Common RECON Recommended Controls

Report
Common RECON Recommended Controls
By conducting risk assessments on the diverse and highly complex nature of the University of Michigan’s computing
environments, some common RECON control recommendations are coming to light.
The following list of the most common recommended controls is designed to promote education and awareness
about these findings. Sharing this information is an attempt to proactively mitigate the risks associated with these
controls. While each RECON environment is unique, these best practices are most likely applicable to all campus
environments. Tailored how-to guidance for control implementation is provided for each control.
These controls cover 7 of the 18 RECON control families, the majority of which fall in the high threat potential
area. These represent a small sampling of the 140 controls reviewed in a RECON. The RECON framework is based
off of NIST 800-53 rev4.
Access Control – 3 controls
Audit and Accountability – 1 control
Configuration Management – 2 controls
Identification and Authentication – 2 controls
System and Information Integrity – 1 control
System and Services Acquisitions – 1 control
Contingency Planning – 1 control
Last revised October 30, 2014
Common RECON Recommended Controls
High Threat Potential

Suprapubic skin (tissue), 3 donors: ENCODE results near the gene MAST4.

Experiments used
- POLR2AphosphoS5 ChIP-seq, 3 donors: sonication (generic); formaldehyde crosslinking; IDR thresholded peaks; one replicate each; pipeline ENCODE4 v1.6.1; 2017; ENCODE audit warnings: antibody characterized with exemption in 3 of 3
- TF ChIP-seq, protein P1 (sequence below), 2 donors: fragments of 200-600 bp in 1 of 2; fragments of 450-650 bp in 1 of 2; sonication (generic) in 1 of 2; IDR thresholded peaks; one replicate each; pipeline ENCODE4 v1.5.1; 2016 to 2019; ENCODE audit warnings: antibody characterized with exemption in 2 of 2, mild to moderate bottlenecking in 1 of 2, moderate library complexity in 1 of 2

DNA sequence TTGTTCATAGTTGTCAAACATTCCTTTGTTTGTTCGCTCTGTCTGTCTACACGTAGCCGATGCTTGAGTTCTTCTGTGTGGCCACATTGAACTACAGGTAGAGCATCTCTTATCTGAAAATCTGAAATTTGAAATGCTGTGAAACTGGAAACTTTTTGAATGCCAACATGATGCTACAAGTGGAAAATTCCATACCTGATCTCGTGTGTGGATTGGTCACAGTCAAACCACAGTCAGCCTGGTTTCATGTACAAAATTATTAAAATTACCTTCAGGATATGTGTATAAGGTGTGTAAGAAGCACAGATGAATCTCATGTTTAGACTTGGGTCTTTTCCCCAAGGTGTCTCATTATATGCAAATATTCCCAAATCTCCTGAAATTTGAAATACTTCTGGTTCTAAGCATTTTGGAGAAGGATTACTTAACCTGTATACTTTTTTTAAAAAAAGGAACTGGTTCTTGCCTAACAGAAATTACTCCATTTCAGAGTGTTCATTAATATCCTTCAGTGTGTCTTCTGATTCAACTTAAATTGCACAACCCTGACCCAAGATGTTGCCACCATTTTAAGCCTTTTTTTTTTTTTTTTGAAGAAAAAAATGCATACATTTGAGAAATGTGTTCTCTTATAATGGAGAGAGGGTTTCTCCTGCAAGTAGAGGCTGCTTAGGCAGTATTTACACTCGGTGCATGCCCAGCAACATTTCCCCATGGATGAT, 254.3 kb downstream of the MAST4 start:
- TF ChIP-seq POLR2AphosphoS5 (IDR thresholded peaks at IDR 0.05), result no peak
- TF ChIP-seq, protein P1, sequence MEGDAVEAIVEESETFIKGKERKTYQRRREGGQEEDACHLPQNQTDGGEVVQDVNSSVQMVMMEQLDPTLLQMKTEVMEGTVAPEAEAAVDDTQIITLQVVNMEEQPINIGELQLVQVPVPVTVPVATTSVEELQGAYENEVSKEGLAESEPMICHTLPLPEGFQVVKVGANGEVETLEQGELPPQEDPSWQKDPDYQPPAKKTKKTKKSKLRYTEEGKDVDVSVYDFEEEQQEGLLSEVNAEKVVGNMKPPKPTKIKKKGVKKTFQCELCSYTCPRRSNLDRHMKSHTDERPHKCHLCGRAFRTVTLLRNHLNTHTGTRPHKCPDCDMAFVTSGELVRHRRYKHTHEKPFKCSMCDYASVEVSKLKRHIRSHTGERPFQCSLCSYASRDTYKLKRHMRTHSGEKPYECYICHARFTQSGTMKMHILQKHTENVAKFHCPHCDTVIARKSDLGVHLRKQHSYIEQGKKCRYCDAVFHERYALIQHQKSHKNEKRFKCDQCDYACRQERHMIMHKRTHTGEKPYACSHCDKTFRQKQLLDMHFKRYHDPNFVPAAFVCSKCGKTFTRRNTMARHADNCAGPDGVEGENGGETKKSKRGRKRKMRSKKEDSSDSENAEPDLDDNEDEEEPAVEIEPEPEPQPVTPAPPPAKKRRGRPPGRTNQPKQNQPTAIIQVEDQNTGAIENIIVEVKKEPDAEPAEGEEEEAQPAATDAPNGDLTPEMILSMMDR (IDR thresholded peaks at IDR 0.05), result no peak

CONTROL
Access Control – 3 controls
The intent of this control family is to align with the premise that:
“Organizations must limit information system access to authorized users,
processes acting on behalf of authorized users, or devices (including other
information systems) and to the types of transactions and functions that
authorized users are permitted to exercise.”
CONTROL TITLE
AC-2
AC-3
ACCESS CONTROL POLICY AND
PROCEDURES
ACCOUNT MANAGEMENT
ACCESS ENFORCEMENT
AC-4
INFORMATION FLOW ENFORCEMENT
AC-5
AC-6
SEPARATION OF DUTIES
LEAST PRIVILEGE
AC-7
UNSUCCESSFUL LOGIN ATTEMPTS
AC-8
AC-9
AC-11
AC-12
SYSTEM USE NOTIFICATION
PREVIOUS LOGON
SESSION LOCK
SESSION TERMINATION
AC-14
PERMITTED ACTIONS WITHOUT
IDENTIFICATION OR AUTHENTICATION
AC-16
AC-17
AC-18
SECURITY ATTRIBUTES
REMOTE ACCESS
WIRELESS ACCESS
AC-19
ACCESS CONTROL FOR MOBILE DEVICES
AC-20
USE OF EXTERNAL INFORMATION
SYSTEMS
AC-22
PUBLICLY ACCESSIBLE CONTENT
AC-1
Common RECON Recommended Controls
AC-2 Account Management
Control Implementation Guidance:
Account management protocols that address the management of accounts, including the creating, activating,
modifying, review, disabling and removing of accounts, must be maintained. Accounts include: individual, group,
application and system accounts.
Administrators must be notified when:
1.
Personnel events that will affect account status (e.g., hiring, transfer or termination);
2.
Events that will affect the status of other types of accounts;
3.
Security incidents which compromise accounts and will require immediate action.
Reference the Institutional Data Resource Management Policy (SPG 601.12 ), Information Security Policy (SPG
601.27 ), and Privacy and the Need to Monitor and Access Records (SPG 601.11 ).
For additional information visit the Identity and Access Management website.
Common RECON Recommended Controls